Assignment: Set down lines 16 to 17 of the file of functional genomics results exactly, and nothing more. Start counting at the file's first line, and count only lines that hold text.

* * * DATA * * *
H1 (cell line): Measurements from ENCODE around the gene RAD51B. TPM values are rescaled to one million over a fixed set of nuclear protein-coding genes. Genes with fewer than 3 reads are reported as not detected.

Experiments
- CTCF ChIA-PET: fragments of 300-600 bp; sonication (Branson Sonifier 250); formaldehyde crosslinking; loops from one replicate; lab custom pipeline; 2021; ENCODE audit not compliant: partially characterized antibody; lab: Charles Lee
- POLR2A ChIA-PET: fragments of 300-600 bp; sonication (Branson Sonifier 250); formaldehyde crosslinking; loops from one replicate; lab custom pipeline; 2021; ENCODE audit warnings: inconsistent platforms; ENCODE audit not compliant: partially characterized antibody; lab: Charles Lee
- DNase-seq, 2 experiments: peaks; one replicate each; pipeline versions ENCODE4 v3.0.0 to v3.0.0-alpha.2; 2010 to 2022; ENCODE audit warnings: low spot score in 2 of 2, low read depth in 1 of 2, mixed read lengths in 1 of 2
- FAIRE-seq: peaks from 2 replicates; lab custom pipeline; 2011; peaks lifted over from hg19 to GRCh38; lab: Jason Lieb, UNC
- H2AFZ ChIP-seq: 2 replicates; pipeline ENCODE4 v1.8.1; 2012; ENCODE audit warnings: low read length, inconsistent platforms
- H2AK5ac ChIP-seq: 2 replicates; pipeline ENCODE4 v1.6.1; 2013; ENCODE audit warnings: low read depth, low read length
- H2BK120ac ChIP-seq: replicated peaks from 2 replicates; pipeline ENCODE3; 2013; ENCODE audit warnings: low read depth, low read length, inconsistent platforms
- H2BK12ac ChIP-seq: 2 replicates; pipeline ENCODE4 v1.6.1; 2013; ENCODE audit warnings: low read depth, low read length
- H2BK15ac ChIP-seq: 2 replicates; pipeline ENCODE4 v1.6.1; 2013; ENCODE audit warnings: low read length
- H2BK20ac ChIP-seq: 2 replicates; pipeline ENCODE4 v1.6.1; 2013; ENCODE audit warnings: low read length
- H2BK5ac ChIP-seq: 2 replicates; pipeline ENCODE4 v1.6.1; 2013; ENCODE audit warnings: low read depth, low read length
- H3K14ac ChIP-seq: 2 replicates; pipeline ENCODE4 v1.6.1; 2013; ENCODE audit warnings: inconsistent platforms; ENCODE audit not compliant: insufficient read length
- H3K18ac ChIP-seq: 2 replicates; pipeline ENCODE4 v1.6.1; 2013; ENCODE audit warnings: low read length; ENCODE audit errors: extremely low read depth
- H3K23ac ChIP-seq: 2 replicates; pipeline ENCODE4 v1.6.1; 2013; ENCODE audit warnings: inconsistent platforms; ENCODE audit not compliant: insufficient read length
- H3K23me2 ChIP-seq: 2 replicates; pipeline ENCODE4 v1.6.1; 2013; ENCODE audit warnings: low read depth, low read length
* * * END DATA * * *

- H3K23ac ChIP-seq: 2 replicates; pipeline ENCODE4 v1.6.1; 2013; ENCODE audit warnings: inconsistent platforms; ENCODE audit not compliant: insufficient read length
- H3K23me2 ChIP-seq: 2 replicates; pipeline ENCODE4 v1.6.1; 2013; ENCODE audit warnings: low read depth, low read length